Definitely true         Probably true         Not sure         Probably Not True        Definitely Not True
10.  We had rules in our house and were expected to keep them.
Definitely true         Probably true         Not sure         Probably Not True        Definitely Not True
11. When I felt really bad, I could almost always find someone I trusted to talk to.
Definitely true         Probably true         Not sure         Probably Not True        Definitely Not True
12.  As a youth, people noticed that I was capable and could get things done.
Definitely true         Probably true         Not sure         Probably Not True        Definitely Not True
13.  I was independent and a go-getter.
Definitely true         Probably true         Not sure         Probably Not True        Definitely Not True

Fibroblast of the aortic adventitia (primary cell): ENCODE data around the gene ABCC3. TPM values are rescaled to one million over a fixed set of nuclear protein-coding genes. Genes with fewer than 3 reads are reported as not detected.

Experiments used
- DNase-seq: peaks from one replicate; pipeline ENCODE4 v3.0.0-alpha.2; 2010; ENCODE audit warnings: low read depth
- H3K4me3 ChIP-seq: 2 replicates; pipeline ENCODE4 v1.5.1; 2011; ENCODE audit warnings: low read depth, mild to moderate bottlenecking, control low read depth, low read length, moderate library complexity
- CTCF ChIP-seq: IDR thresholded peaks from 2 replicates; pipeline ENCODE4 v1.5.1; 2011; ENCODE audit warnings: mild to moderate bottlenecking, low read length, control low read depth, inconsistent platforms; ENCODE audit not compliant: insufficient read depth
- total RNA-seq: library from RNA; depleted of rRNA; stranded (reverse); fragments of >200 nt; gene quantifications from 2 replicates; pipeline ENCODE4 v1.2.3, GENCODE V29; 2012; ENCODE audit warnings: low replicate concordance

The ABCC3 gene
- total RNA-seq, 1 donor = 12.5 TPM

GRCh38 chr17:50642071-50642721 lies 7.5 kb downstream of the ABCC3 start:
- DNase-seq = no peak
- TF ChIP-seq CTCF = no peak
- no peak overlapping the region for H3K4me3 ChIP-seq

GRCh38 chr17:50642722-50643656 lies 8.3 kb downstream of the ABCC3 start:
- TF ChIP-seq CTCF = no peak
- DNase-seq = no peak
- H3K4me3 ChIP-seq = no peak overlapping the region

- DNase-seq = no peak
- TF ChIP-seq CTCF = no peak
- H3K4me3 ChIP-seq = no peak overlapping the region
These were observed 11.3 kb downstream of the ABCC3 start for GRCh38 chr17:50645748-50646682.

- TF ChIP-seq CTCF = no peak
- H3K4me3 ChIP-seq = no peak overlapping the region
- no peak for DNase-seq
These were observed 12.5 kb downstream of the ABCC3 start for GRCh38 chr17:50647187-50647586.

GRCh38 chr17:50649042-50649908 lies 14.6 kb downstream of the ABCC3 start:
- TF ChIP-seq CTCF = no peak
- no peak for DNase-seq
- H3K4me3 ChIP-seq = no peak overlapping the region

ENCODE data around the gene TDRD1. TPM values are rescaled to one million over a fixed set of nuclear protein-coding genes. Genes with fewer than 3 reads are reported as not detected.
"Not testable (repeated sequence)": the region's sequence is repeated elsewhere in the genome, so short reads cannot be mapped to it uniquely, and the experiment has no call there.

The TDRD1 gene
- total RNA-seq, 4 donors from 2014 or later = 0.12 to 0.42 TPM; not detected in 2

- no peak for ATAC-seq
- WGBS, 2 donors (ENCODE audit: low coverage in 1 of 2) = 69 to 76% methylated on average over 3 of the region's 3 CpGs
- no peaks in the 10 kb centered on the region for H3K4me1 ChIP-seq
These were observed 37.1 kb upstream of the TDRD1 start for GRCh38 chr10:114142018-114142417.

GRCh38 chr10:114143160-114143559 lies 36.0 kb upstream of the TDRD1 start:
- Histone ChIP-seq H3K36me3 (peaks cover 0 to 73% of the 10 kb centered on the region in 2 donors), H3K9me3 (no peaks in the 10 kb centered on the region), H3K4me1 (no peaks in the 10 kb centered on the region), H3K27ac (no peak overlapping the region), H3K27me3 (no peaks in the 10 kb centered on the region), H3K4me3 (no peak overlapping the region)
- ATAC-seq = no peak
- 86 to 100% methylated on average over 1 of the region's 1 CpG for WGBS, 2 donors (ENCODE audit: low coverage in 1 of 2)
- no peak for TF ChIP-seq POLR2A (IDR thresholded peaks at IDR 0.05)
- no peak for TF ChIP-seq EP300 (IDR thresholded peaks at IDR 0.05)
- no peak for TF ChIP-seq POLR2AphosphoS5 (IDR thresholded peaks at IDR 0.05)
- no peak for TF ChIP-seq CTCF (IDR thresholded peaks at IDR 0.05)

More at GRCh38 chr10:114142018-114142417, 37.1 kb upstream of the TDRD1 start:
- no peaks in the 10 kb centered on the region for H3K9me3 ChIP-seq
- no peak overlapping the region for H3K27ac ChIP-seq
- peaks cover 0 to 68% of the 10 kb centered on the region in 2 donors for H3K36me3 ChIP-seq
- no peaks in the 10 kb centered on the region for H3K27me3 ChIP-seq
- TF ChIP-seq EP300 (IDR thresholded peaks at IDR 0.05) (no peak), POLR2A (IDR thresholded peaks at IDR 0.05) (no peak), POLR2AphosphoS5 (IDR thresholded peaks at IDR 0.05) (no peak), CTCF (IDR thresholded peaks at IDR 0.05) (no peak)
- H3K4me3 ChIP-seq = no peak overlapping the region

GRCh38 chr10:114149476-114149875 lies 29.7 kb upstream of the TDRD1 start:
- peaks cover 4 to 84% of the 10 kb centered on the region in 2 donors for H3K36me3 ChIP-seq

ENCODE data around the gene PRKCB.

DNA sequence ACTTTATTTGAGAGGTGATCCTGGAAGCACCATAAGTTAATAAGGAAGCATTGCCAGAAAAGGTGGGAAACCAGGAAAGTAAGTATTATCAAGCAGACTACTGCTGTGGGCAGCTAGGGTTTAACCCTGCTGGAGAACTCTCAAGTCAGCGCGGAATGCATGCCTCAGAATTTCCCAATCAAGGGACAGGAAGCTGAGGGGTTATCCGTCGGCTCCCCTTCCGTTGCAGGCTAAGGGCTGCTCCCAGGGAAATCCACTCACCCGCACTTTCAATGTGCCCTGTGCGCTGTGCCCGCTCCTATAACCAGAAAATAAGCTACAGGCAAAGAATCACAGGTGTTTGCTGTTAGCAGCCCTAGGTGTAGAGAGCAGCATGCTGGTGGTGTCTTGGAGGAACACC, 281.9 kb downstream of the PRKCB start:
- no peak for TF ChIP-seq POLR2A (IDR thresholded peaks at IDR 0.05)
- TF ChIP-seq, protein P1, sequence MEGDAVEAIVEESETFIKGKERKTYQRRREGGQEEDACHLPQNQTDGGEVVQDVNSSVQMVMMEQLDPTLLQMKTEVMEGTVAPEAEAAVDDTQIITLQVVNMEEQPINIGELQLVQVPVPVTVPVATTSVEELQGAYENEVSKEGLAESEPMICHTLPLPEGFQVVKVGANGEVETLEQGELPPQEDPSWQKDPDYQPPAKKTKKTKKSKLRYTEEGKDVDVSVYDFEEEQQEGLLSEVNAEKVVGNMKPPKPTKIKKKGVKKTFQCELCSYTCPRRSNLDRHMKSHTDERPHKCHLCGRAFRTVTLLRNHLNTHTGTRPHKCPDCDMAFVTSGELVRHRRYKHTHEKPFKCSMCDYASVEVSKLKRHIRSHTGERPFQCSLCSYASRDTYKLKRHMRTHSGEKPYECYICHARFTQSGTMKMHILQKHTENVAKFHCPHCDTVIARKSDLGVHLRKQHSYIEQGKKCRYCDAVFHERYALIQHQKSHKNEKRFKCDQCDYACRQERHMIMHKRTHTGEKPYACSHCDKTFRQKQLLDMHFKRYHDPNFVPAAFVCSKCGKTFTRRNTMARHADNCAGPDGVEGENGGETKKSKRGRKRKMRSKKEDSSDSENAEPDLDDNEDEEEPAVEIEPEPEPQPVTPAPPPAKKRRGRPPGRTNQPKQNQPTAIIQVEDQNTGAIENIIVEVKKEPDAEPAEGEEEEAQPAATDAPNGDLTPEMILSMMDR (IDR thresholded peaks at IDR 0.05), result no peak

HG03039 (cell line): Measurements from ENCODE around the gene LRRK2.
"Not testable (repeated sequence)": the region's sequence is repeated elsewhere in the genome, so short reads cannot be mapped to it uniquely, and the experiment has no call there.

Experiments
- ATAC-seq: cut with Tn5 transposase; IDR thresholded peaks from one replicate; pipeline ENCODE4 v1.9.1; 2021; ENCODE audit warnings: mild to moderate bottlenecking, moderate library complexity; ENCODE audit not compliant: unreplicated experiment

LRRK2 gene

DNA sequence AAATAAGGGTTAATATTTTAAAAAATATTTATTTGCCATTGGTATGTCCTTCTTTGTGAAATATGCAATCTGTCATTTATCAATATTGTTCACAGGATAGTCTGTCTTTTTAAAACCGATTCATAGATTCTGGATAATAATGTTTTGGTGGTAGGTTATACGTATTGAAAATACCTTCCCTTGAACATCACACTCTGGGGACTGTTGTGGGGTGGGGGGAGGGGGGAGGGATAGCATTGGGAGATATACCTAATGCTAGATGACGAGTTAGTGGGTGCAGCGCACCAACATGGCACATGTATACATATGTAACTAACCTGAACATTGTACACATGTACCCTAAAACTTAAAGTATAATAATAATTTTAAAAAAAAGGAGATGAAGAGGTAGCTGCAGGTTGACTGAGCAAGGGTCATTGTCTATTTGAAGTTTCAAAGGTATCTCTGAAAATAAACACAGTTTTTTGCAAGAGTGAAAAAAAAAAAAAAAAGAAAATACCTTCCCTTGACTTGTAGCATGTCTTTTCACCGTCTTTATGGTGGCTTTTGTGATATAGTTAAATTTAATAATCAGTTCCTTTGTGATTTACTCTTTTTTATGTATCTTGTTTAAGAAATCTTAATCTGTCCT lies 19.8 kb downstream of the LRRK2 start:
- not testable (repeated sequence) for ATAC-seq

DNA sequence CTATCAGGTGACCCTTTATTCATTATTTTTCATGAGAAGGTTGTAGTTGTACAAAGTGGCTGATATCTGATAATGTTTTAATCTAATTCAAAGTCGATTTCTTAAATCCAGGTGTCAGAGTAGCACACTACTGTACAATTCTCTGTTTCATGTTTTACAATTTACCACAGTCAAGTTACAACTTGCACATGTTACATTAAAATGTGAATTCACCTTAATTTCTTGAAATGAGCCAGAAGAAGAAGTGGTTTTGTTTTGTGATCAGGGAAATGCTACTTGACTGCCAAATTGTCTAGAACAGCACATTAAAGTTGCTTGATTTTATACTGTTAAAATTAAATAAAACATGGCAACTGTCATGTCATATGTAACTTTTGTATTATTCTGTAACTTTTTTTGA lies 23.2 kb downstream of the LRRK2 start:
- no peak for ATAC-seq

14.  I believed that life is what you make it.
Definitely true         Probably true         Not sure         Probably Not True        Definitely Not True

How many of these 14 protective factors did I have as a child and youth? (How many of the 14 were circled “Definitely True” or “Probably True”?)   [ 8 ]
Of these circled, how many are still true for me?  [ 8 ]

Do they know?



I’ve been trying to figure out a way to say all that’s on my mind, and I’m stumped.  No one wants to be a Debbie Downer, but the passing of others from our lives, regardless of how on the periphery they may have been, is something that should be dignified by others notice.  Others consideration.  Others contemplation of what awaits us all when we finally retire from this mortal plain.

I started the day with a reference to “Cadence” in a beautiful story about Sam in a coffee shop named Cadence.


Silly me, I had hoped it was about my former employer, a software manufacturer named “Cadence”, and I eagerly looked into the story about Sam, envisioning someone talented working  as part of the kitchen staff of my old employer, now relocated to somewhere in Utah.